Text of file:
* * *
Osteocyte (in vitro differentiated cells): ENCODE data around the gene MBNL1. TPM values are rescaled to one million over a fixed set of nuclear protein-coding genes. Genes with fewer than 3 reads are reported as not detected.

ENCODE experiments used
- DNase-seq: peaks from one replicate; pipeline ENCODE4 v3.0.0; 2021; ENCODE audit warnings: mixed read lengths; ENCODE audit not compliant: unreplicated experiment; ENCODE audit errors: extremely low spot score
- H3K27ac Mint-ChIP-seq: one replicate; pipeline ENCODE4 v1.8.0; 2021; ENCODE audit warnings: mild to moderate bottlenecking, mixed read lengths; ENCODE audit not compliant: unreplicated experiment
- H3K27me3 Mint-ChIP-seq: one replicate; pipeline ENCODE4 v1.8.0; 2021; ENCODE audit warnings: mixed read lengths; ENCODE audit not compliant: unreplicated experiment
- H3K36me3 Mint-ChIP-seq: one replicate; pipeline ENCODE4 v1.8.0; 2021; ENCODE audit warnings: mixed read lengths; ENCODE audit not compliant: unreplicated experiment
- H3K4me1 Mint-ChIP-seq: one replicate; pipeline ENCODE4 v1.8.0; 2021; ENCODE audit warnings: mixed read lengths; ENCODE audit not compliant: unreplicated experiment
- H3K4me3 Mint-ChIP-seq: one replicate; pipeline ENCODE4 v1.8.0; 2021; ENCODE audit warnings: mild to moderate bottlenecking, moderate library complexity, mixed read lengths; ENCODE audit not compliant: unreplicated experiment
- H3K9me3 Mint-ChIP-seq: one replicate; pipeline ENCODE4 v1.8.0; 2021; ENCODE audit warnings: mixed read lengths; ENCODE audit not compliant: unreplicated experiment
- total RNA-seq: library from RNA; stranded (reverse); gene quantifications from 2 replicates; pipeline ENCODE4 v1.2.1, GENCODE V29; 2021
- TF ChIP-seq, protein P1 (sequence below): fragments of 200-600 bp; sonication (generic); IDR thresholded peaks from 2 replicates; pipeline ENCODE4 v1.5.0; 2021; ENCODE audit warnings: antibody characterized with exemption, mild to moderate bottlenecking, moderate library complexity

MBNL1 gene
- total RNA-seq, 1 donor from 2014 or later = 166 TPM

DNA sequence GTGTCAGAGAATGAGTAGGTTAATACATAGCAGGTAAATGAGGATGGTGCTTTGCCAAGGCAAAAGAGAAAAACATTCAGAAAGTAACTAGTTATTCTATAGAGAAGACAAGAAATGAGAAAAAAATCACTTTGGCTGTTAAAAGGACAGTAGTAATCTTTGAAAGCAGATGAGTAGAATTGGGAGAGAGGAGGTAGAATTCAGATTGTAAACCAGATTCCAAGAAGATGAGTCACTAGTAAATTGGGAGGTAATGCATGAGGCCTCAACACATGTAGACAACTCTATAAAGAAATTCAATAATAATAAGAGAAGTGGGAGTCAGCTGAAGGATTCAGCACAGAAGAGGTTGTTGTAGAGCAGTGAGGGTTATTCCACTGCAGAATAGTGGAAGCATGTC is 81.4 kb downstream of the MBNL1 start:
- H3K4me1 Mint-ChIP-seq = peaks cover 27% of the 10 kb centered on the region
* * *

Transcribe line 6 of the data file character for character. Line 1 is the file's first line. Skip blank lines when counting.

- H3K36me3 Mint-ChIP-seq: one replicate; pipeline ENCODE4 v1.8.0; 2021; ENCODE audit warnings: mixed read lengths; ENCODE audit not compliant: unreplicated experiment